An exciting new find from an ancient shipwreck site has scientists telling wild tales of Atlantis, according to Discovery News. The legendary lost underwater city is a familiar story, but the team of scientists involved in the expedition have used a word associated with the mythical place to name a strange metal recently found on the ocean floor off of the coast of Sicily, Italy.
The word is "orichalcum," and it stems from a text by the Greek philosopher Plato, where it was used to describe the common element used by the mythical people of Atlantis in constructing their city. The findings have so far included 39 ingots of this mysterious mineral, although one scientist quoted by the source believes that they are made of "latone metal" instead, due to the element's high copper content.
Regardless of the name, this metal was part of a shipment destined for the city of Gela. The source quotes Sicilian archeologist Sebastiano Tusa on the possible history behind this find.
"The wreck dates to the first half of the sixth century," he said. "It was found about 1,000 feet from Gela's coast at a depth of 10 feet." He also said that this discovery tells more about the port it was bound for. "The finding confirms that about a century after its foundation in 689 B.C., Gela grew to become a wealthy city with artisan workshops specialized in the production of prized artifacts," he added.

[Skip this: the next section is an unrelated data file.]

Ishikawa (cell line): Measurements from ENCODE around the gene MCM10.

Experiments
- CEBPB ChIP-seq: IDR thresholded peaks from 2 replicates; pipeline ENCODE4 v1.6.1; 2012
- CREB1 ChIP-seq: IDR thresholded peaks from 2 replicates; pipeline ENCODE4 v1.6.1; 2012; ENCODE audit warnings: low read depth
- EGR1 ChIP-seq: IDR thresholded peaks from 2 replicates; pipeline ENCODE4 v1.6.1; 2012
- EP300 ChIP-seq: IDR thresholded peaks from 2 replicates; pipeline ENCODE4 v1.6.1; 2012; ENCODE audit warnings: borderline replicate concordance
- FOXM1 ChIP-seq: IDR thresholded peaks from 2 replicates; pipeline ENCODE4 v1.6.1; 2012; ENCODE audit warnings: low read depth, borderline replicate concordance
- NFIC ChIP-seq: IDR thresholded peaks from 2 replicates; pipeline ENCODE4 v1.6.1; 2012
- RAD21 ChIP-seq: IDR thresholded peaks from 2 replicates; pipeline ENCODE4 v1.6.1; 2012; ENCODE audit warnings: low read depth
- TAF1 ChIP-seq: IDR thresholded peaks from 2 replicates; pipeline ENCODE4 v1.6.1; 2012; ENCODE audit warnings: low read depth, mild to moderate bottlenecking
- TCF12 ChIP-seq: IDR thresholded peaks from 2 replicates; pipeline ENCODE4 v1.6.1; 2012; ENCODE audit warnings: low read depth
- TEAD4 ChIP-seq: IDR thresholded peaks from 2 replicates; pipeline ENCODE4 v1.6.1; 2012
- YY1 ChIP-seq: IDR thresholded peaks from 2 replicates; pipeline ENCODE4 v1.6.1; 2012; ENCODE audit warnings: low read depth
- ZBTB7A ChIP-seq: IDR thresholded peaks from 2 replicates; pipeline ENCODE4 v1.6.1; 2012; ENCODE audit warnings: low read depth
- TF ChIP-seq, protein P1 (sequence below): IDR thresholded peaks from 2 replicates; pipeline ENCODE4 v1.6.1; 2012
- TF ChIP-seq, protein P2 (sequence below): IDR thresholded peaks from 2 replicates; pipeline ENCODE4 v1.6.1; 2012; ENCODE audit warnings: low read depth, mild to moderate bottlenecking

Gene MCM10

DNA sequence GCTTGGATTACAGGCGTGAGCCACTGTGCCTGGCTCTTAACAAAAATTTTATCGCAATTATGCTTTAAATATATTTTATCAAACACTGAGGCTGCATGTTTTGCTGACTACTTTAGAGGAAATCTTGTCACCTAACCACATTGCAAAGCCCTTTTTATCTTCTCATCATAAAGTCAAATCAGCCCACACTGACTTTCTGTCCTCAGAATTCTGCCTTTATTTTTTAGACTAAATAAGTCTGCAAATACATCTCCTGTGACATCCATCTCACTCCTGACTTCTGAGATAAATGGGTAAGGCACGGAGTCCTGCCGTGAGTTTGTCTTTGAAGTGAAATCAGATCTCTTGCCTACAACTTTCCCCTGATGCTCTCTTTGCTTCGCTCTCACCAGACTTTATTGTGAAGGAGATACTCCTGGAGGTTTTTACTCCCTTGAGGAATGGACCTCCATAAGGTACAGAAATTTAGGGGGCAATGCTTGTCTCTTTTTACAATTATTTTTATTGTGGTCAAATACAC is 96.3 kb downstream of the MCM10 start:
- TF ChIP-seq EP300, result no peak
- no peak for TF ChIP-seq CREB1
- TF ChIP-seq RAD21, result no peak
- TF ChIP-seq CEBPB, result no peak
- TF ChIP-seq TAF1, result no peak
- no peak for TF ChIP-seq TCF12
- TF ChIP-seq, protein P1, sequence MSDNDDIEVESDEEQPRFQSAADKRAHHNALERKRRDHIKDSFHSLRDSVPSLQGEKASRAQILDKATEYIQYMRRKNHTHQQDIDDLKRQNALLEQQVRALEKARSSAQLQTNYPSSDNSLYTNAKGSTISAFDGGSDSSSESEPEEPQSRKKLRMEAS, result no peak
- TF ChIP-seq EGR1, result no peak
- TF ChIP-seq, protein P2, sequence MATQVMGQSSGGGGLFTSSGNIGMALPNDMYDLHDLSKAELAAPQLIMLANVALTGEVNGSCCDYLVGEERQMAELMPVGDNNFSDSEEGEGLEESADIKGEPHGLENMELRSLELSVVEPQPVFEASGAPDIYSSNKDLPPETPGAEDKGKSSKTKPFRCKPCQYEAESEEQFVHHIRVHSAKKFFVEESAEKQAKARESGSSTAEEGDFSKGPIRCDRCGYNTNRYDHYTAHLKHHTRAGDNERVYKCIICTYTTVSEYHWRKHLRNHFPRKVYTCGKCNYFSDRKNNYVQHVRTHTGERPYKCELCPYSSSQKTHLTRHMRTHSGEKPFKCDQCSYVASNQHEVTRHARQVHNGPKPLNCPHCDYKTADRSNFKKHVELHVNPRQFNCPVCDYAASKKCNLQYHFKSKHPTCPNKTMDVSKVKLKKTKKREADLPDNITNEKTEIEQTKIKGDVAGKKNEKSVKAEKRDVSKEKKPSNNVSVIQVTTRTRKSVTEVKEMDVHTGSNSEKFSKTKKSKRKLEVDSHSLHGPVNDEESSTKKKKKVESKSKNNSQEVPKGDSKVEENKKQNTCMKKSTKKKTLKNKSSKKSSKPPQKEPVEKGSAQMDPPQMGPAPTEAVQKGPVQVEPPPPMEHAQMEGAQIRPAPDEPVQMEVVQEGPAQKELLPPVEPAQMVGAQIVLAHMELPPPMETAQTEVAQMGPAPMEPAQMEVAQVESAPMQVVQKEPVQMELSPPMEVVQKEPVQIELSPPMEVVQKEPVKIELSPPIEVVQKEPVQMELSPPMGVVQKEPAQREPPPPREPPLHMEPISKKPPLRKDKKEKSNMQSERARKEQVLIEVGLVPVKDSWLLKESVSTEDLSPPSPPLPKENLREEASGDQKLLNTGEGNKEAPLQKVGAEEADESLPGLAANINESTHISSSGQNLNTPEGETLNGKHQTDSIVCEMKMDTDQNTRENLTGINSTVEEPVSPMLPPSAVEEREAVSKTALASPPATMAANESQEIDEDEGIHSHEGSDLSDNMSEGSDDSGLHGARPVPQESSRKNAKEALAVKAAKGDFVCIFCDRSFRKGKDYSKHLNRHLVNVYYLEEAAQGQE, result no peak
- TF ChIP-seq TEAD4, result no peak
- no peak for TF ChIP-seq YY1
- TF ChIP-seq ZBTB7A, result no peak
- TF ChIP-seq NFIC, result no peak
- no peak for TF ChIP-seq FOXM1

As a possible excavation effort draws nearer, media sources are already reporting that the researchers have found an "Atlantis metal." While that may not turn out to be true, teams that investigate unknown substances like this metal have to use extreme caution. Diving insurance helps cover interactions with unidentified substances.